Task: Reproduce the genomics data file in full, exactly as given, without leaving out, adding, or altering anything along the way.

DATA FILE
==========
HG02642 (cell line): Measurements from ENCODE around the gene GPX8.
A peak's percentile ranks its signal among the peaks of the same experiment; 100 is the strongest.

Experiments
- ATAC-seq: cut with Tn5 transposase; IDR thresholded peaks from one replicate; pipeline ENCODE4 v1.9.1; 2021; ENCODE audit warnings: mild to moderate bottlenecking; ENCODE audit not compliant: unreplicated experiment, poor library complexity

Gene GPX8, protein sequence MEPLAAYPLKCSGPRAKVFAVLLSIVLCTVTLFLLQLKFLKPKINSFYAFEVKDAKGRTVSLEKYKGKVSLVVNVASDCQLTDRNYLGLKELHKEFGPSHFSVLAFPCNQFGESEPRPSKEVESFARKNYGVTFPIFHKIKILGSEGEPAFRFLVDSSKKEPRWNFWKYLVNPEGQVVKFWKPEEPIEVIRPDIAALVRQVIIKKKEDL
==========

HG02642 (cell line): Measurements from ENCODE around the gene GPX8.
A peak's percentile ranks its signal among the peaks of the same experiment; 100 is the strongest.

Experiments
- ATAC-seq: cut with Tn5 transposase; IDR thresholded peaks from one replicate; pipeline ENCODE4 v1.9.1; 2021; ENCODE audit warnings: mild to moderate bottlenecking; ENCODE audit not compliant: unreplicated experiment, poor library complexity

Gene GPX8, protein sequence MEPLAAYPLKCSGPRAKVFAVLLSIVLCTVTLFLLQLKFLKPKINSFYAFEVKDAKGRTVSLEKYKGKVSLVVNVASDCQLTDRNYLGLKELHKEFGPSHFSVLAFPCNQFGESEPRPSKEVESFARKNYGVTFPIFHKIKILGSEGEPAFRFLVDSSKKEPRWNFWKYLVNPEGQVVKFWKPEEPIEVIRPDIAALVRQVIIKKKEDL